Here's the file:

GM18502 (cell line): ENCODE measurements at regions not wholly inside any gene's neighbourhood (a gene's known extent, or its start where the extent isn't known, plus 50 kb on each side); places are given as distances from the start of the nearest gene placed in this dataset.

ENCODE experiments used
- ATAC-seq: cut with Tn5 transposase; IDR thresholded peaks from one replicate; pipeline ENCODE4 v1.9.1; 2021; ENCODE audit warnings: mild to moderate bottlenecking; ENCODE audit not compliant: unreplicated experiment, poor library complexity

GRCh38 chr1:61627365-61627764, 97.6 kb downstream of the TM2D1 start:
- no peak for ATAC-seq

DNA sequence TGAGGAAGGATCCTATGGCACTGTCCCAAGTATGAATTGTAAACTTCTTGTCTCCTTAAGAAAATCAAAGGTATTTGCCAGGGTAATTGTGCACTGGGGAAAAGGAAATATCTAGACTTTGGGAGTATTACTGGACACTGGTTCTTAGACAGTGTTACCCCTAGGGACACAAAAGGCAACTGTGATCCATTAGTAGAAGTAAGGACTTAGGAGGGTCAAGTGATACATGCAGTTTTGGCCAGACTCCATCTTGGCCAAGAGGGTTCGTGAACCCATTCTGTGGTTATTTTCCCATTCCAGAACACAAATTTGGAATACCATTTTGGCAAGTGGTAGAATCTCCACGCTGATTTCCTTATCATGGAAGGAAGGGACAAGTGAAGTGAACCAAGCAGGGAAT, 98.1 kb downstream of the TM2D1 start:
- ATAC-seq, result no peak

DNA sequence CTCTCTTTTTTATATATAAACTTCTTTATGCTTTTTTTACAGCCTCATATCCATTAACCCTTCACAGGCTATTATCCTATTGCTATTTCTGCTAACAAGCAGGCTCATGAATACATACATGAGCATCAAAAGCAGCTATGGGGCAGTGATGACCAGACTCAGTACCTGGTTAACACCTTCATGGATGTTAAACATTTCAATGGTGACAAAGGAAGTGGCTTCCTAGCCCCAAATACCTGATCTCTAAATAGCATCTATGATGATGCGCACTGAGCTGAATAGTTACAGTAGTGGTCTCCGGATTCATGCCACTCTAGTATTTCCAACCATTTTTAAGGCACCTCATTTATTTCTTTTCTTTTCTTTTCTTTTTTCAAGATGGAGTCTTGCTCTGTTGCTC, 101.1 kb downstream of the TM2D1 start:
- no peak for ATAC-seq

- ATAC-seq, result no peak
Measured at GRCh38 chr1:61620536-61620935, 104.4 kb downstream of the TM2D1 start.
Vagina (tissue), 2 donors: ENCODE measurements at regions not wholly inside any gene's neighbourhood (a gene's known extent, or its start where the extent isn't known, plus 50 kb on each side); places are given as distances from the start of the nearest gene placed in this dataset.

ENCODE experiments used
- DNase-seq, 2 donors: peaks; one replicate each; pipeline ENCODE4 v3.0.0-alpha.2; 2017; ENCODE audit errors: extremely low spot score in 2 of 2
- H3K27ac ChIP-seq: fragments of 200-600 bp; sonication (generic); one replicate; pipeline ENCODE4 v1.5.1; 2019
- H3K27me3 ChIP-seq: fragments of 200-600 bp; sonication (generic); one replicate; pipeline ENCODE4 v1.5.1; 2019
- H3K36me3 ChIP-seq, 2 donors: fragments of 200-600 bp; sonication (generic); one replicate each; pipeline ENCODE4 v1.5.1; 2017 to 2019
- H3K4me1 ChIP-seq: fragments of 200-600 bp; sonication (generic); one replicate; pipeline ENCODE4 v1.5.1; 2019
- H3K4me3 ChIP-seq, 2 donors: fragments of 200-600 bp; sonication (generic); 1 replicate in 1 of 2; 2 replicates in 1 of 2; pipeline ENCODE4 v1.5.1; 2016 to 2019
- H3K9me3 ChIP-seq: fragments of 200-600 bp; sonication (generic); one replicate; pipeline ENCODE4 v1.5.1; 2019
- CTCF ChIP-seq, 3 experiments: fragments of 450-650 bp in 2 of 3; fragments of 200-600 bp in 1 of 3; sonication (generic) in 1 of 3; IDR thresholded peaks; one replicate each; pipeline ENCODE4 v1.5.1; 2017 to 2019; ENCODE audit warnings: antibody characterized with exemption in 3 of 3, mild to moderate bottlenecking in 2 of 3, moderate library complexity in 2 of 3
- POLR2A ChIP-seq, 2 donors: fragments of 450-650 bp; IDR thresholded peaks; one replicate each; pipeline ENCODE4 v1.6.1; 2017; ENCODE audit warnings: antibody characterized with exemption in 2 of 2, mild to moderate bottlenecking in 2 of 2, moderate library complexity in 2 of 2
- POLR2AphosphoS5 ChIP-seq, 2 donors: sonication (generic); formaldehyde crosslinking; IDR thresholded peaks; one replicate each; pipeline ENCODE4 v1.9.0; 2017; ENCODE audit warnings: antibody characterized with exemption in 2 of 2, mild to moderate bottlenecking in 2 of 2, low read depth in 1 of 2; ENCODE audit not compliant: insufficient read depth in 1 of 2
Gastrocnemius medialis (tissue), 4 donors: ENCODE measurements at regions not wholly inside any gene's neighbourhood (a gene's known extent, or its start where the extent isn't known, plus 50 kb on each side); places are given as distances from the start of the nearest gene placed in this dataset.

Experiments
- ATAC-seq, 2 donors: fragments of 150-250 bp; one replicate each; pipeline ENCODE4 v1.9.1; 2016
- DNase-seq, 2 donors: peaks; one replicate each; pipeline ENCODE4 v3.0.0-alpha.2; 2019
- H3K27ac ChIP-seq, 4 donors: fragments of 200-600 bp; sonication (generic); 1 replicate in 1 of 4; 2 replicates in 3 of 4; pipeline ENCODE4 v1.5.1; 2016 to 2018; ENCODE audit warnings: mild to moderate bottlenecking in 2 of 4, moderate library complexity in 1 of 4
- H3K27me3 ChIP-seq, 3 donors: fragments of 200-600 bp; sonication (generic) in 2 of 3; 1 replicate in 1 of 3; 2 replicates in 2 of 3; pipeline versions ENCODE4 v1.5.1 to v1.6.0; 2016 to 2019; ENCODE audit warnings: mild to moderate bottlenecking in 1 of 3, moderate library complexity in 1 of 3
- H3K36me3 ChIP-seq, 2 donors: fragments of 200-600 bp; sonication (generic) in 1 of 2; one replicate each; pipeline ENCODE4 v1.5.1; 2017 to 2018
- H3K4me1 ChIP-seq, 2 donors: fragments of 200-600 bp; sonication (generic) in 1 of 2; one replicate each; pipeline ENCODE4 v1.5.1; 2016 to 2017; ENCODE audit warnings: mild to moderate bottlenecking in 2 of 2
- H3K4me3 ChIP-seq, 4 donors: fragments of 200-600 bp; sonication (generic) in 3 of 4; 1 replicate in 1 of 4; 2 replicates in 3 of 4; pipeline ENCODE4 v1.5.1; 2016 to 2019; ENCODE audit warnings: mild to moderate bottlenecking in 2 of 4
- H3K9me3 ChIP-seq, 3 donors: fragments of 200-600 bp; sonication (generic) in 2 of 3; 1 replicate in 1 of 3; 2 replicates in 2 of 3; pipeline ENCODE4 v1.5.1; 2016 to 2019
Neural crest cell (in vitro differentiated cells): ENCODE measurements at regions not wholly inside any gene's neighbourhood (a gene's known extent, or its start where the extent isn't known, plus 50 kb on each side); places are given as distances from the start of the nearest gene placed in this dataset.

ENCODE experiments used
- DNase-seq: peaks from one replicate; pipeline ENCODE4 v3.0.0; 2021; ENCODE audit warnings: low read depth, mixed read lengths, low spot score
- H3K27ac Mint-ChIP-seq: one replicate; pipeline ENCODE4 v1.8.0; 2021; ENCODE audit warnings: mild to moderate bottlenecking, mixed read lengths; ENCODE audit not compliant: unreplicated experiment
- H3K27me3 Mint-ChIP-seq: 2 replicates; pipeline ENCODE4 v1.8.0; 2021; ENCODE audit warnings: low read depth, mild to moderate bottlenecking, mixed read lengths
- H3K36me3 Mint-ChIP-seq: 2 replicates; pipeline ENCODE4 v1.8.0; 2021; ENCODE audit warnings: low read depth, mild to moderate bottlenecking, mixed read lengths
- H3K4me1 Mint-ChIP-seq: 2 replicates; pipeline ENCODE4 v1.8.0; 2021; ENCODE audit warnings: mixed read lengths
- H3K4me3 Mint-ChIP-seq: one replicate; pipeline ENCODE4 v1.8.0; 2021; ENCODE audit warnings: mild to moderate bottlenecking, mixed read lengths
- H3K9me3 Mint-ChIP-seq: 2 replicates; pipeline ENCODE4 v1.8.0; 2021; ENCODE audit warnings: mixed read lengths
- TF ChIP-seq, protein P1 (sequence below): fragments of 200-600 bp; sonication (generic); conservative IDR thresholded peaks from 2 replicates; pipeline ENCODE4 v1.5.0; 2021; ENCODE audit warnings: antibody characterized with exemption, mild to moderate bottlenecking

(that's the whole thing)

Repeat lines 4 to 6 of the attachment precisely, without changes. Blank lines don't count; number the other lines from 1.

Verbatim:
GRCh38 chr1:61627365-61627764, 97.6 kb downstream of the TM2D1 start:
- no peak for ATAC-seq

DNA sequence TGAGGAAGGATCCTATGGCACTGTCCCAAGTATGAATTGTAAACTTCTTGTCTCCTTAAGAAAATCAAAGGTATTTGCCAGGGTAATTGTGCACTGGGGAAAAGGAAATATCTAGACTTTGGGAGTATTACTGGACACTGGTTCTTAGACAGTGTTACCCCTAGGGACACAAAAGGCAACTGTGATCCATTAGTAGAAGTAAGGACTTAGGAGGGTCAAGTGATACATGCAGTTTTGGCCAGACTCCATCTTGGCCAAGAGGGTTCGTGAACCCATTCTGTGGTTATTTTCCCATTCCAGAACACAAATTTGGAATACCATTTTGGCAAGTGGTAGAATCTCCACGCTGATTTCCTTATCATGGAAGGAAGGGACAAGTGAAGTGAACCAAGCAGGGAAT, 98.1 kb downstream of the TM2D1 start: